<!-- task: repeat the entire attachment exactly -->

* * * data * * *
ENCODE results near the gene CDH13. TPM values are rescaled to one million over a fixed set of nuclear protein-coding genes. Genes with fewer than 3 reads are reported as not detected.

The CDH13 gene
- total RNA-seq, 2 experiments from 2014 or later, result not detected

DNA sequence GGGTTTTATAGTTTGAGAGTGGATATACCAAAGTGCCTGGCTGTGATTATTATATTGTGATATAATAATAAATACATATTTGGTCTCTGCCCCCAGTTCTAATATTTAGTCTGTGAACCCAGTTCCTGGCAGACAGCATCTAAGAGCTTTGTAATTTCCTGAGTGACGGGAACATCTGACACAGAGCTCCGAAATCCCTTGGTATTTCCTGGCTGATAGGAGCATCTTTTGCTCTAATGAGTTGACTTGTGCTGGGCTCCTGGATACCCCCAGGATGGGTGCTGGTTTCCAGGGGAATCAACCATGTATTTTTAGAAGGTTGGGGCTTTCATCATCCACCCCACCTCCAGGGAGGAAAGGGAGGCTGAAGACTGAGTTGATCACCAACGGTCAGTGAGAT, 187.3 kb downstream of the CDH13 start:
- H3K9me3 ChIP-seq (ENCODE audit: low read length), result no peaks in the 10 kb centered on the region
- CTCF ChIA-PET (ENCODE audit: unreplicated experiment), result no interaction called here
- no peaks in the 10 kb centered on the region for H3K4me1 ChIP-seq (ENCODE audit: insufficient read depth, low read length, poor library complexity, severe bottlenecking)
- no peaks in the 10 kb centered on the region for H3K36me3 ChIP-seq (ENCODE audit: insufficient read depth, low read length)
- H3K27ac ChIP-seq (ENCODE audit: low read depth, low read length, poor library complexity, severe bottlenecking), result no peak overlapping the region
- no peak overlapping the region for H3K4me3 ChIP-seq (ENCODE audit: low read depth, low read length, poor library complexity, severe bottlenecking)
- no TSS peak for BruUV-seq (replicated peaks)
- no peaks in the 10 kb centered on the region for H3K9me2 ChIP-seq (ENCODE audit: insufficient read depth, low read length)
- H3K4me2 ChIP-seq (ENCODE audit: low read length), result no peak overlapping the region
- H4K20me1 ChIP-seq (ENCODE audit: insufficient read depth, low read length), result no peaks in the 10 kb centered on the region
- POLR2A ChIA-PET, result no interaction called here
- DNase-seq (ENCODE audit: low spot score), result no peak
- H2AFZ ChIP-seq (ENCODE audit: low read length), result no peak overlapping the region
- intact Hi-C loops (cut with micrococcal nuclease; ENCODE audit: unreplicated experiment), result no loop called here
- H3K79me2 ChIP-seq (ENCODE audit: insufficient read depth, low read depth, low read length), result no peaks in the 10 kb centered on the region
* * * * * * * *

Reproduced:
ENCODE results near the gene CDH13. TPM values are rescaled to one million over a fixed set of nuclear protein-coding genes. Genes with fewer than 3 reads are reported as not detected.

The CDH13 gene
- total RNA-seq, 2 experiments from 2014 or later, result not detected

DNA sequence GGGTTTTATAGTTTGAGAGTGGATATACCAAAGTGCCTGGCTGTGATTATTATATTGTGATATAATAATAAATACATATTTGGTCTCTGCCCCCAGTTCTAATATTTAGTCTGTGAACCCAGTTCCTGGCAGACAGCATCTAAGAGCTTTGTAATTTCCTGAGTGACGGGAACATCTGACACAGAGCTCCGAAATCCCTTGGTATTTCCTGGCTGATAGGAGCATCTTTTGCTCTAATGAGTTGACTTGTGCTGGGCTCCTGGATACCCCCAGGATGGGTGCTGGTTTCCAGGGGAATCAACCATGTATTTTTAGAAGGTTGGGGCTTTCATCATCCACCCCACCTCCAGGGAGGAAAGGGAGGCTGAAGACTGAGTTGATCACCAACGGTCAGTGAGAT, 187.3 kb downstream of the CDH13 start:
- H3K9me3 ChIP-seq (ENCODE audit: low read length), result no peaks in the 10 kb centered on the region
- CTCF ChIA-PET (ENCODE audit: unreplicated experiment), result no interaction called here
- no peaks in the 10 kb centered on the region for H3K4me1 ChIP-seq (ENCODE audit: insufficient read depth, low read length, poor library complexity, severe bottlenecking)
- no peaks in the 10 kb centered on the region for H3K36me3 ChIP-seq (ENCODE audit: insufficient read depth, low read length)
- H3K27ac ChIP-seq (ENCODE audit: low read depth, low read length, poor library complexity, severe bottlenecking), result no peak overlapping the region
- no peak overlapping the region for H3K4me3 ChIP-seq (ENCODE audit: low read depth, low read length, poor library complexity, severe bottlenecking)
- no TSS peak for BruUV-seq (replicated peaks)
- no peaks in the 10 kb centered on the region for H3K9me2 ChIP-seq (ENCODE audit: insufficient read depth, low read length)
- H3K4me2 ChIP-seq (ENCODE audit: low read length), result no peak overlapping the region
- H4K20me1 ChIP-seq (ENCODE audit: insufficient read depth, low read length), result no peaks in the 10 kb centered on the region
- POLR2A ChIA-PET, result no interaction called here
- DNase-seq (ENCODE audit: low spot score), result no peak
- H2AFZ ChIP-seq (ENCODE audit: low read length), result no peak overlapping the region
- intact Hi-C loops (cut with micrococcal nuclease; ENCODE audit: unreplicated experiment), result no loop called here
- H3K79me2 ChIP-seq (ENCODE audit: insufficient read depth, low read depth, low read length), result no peaks in the 10 kb centered on the region